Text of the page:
If you’re not familiar with Derek Sivers, I would stop everything you’re doing and listen to his episode on the Time Ferris podcast. If you don’t have thirty minutes to spare, then he’s the founder of CD Baby, at one time the largest seller of independent music. In 2008 he sold the company and gave the majority to a charitable fund.
He spent 2014 to 2018 answering emails. If you’re wondering how many emails someone could answer in 4-years, it’s roughly 100,000.
I was the lucky recipient of one of those emails.
I told Derek I’d been struggling with motivation. I was working at a soul-sucking, 9-to-5 while trying to get my writing off the ground. I’d been writing steadily for a while, but something snapped. I felt my enthusiasm for writing burn out, and I was searching for fuel. I blamed my job for draining the life out of me. …
In Elon Musks’ own words, 2008 was the worst year of his life. By all accounts, I don’t think anyone could disagree.
After a series of failed attempts in 06 and 07 SpaceX, Musks aerospace company was finally ready for another launch. The rocket, Falcon 1, carried two satellites for NASA, one for the Air Force, and a payload of nearly 230 cremated human remains for a space burial. That’s right; you can be buried in space. You just need to make sure you’re flying on the right rocket.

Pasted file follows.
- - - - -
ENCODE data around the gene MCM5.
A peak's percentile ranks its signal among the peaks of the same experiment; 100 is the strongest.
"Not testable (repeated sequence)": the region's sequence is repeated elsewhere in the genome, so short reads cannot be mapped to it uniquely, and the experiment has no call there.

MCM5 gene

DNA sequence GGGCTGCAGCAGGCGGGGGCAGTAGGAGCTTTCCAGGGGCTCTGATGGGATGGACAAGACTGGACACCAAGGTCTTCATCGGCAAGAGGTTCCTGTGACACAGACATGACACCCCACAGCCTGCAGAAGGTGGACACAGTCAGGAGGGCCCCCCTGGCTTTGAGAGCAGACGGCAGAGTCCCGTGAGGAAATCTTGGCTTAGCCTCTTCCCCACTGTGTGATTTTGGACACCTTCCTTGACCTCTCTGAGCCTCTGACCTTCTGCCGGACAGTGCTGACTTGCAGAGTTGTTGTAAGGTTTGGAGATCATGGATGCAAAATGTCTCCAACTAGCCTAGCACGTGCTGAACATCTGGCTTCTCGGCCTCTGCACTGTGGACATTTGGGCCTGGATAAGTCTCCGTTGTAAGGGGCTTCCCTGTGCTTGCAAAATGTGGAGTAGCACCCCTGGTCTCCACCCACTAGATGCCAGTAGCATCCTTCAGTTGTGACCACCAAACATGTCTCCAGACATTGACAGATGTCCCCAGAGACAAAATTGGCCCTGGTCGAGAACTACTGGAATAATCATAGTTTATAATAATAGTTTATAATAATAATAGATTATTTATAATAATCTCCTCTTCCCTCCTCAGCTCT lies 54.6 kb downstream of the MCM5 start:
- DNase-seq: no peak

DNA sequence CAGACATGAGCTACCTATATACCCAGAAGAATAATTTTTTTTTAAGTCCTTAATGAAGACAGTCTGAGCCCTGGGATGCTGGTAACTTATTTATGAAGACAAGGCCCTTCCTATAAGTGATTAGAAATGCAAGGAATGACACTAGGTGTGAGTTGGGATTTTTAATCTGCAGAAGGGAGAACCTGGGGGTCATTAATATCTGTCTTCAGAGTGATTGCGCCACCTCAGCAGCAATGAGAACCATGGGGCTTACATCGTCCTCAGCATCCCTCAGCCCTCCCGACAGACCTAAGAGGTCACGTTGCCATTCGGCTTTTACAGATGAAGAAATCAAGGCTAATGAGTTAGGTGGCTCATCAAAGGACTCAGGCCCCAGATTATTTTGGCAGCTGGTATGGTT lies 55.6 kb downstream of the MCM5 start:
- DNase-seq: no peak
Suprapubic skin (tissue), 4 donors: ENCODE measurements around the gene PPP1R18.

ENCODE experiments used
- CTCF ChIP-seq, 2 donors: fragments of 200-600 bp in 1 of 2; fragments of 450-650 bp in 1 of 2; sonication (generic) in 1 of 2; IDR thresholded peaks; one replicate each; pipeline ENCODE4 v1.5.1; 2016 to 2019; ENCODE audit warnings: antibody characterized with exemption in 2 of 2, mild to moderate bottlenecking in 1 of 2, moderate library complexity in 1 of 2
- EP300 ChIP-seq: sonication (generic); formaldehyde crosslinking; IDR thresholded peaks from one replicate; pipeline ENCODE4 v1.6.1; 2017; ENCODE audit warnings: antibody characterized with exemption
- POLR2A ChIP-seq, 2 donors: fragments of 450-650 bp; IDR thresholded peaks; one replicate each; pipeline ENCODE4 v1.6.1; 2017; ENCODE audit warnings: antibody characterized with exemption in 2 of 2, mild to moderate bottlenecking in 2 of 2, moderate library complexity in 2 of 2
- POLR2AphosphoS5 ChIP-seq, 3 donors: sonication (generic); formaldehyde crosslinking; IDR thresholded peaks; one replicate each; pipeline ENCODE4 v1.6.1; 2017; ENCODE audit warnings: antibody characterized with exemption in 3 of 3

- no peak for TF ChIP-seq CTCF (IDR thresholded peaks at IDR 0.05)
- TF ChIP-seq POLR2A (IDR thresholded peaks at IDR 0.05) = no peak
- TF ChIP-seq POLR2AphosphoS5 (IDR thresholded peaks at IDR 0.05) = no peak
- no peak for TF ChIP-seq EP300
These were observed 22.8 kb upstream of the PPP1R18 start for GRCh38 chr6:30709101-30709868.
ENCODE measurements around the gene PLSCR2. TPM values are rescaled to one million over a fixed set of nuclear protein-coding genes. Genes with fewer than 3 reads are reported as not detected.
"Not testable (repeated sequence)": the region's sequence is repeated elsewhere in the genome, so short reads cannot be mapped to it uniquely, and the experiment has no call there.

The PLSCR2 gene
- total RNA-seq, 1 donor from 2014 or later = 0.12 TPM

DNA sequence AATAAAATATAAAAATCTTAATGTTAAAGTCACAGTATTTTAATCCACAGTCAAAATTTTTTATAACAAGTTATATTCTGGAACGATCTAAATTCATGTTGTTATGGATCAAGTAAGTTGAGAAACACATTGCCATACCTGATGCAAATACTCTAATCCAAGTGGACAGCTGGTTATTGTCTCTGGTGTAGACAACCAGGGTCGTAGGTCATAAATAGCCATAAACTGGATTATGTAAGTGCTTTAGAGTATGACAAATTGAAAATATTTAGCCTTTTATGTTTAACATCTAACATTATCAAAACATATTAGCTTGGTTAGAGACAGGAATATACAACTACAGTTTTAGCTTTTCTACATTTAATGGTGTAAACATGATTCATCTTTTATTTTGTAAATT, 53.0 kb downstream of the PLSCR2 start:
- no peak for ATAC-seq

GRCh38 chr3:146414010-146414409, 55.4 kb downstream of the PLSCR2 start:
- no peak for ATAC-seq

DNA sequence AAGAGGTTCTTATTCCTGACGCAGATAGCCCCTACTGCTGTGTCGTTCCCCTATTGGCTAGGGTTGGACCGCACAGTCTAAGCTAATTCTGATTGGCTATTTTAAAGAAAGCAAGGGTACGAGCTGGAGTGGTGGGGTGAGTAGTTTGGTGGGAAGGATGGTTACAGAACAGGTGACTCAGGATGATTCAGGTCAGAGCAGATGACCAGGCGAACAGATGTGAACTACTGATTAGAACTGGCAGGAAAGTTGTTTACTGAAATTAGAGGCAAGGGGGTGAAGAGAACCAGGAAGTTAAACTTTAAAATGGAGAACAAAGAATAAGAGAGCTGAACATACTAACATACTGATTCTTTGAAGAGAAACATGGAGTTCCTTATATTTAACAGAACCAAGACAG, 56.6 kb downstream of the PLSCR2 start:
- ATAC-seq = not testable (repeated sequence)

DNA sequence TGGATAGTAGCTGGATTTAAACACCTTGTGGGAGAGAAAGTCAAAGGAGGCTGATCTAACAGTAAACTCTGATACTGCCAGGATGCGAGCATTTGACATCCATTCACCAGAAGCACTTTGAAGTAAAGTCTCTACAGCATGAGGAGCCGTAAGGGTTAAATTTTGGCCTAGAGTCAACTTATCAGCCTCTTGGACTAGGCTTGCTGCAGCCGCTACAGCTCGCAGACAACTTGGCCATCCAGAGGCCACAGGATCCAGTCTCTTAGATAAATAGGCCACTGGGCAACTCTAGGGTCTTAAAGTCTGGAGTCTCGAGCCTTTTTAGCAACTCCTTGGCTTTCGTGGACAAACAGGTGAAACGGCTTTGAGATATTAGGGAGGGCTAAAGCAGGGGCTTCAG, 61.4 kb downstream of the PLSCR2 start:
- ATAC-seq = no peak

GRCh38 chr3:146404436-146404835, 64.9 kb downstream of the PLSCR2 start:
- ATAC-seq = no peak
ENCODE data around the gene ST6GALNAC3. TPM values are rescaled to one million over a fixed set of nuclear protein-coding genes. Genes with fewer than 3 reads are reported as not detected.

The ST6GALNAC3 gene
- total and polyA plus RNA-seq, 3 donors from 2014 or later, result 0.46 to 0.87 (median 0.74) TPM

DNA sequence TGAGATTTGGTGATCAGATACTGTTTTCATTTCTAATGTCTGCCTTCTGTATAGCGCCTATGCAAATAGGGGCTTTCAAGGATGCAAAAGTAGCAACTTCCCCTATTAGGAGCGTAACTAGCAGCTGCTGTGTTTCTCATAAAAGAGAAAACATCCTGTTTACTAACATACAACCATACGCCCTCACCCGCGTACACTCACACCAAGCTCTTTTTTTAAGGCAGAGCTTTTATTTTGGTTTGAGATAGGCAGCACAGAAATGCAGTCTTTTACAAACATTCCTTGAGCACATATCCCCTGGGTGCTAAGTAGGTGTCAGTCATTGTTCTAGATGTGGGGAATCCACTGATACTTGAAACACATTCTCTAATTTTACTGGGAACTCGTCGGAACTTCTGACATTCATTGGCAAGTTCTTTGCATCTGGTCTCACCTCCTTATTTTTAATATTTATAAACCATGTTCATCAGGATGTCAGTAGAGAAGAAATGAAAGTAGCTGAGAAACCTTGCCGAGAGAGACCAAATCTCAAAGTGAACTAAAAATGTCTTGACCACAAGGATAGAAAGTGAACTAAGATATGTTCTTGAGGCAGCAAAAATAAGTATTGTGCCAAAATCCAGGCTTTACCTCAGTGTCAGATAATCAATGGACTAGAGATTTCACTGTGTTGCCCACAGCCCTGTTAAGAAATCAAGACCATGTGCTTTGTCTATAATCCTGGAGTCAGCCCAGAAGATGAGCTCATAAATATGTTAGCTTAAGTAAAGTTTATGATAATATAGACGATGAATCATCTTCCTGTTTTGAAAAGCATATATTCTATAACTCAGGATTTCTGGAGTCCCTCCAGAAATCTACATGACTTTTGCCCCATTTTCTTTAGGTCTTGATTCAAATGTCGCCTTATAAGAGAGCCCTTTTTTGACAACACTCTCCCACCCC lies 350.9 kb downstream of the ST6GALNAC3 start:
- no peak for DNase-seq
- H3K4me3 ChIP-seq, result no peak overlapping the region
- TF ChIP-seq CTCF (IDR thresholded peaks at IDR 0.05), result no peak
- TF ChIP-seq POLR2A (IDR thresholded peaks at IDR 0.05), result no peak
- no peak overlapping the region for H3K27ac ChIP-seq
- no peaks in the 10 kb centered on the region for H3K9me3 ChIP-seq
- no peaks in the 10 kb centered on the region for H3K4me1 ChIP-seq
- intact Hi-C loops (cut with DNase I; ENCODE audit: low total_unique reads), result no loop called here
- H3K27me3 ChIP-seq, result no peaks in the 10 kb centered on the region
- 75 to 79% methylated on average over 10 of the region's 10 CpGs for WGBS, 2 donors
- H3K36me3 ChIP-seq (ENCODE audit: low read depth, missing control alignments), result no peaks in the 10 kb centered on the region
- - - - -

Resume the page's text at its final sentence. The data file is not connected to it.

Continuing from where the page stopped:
SpaceX’s third launch was a near-complete failure. The company lost the rocket and all of its contents. Musk was now 0-for-3, and both SpaceX and Tesla were losing money fast. …
Discipline, willpower, self-control is the bedrock of entrepreneurs and hustle culture, but what characteristics do these individuals share? What separates the average from the extraordinary? It’s self-discipline.
I’ve studied discipline for six years, and I owe a lot of my success in my personal and private life to the habits I’ve developed because of that research.
I don’t have all the answers, but my research has made one truth clear to me;
“Discipline isn’t one thing”
It’s a cultivated series of characteristics and behaviors that promote a balanced life. …